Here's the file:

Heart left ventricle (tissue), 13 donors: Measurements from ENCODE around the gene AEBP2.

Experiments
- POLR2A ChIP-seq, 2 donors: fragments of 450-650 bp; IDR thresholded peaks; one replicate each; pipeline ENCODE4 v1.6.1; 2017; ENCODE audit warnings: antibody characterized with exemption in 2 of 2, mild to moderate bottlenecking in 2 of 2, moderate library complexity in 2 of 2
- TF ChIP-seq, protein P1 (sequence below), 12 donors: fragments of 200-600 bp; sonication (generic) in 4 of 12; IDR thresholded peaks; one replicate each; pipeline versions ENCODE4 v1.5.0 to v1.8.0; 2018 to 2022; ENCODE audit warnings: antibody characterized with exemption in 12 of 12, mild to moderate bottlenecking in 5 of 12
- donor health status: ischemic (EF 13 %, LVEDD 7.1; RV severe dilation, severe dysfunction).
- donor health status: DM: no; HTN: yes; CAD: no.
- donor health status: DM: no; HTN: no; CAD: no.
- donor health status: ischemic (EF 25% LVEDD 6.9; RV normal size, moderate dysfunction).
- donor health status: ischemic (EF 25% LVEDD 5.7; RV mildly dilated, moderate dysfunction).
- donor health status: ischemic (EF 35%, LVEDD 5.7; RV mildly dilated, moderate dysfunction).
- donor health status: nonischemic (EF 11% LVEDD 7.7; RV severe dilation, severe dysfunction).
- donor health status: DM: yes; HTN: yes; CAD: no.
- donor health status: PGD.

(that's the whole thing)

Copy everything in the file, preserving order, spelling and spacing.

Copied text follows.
Heart left ventricle (tissue), 13 donors: Measurements from ENCODE around the gene AEBP2.

Experiments
- POLR2A ChIP-seq, 2 donors: fragments of 450-650 bp; IDR thresholded peaks; one replicate each; pipeline ENCODE4 v1.6.1; 2017; ENCODE audit warnings: antibody characterized with exemption in 2 of 2, mild to moderate bottlenecking in 2 of 2, moderate library complexity in 2 of 2
- TF ChIP-seq, protein P1 (sequence below), 12 donors: fragments of 200-600 bp; sonication (generic) in 4 of 12; IDR thresholded peaks; one replicate each; pipeline versions ENCODE4 v1.5.0 to v1.8.0; 2018 to 2022; ENCODE audit warnings: antibody characterized with exemption in 12 of 12, mild to moderate bottlenecking in 5 of 12
- donor health status: ischemic (EF 13 %, LVEDD 7.1; RV severe dilation, severe dysfunction).
- donor health status: DM: no; HTN: yes; CAD: no.
- donor health status: DM: no; HTN: no; CAD: no.
- donor health status: ischemic (EF 25% LVEDD 6.9; RV normal size, moderate dysfunction).
- donor health status: ischemic (EF 25% LVEDD 5.7; RV mildly dilated, moderate dysfunction).
- donor health status: ischemic (EF 35%, LVEDD 5.7; RV mildly dilated, moderate dysfunction).
- donor health status: nonischemic (EF 11% LVEDD 7.7; RV severe dilation, severe dysfunction).
- donor health status: DM: yes; HTN: yes; CAD: no.
- donor health status: PGD.